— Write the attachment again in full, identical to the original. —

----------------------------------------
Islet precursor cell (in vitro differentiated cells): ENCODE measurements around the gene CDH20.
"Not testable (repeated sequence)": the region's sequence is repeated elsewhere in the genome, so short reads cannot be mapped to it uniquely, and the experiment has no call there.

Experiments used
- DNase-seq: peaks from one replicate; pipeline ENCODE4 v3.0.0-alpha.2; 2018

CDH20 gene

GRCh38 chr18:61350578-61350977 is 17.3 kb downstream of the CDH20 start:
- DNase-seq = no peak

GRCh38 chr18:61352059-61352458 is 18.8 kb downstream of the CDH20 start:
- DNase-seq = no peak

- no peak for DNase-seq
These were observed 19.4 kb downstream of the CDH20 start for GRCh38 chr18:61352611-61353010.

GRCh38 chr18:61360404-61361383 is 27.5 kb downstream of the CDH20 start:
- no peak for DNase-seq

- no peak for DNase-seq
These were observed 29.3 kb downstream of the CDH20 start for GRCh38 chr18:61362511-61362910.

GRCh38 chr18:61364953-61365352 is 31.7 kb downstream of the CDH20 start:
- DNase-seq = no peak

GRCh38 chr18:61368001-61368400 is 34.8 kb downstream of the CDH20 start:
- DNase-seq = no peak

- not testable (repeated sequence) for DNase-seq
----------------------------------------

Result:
Islet precursor cell (in vitro differentiated cells): ENCODE measurements around the gene CDH20.
"Not testable (repeated sequence)": the region's sequence is repeated elsewhere in the genome, so short reads cannot be mapped to it uniquely, and the experiment has no call there.

Experiments used
- DNase-seq: peaks from one replicate; pipeline ENCODE4 v3.0.0-alpha.2; 2018

CDH20 gene

GRCh38 chr18:61350578-61350977 is 17.3 kb downstream of the CDH20 start:
- DNase-seq = no peak

GRCh38 chr18:61352059-61352458 is 18.8 kb downstream of the CDH20 start:
- DNase-seq = no peak

- no peak for DNase-seq
These were observed 19.4 kb downstream of the CDH20 start for GRCh38 chr18:61352611-61353010.

GRCh38 chr18:61360404-61361383 is 27.5 kb downstream of the CDH20 start:
- no peak for DNase-seq

- no peak for DNase-seq
These were observed 29.3 kb downstream of the CDH20 start for GRCh38 chr18:61362511-61362910.

GRCh38 chr18:61364953-61365352 is 31.7 kb downstream of the CDH20 start:
- DNase-seq = no peak

GRCh38 chr18:61368001-61368400 is 34.8 kb downstream of the CDH20 start:
- DNase-seq = no peak

- not testable (repeated sequence) for DNase-seq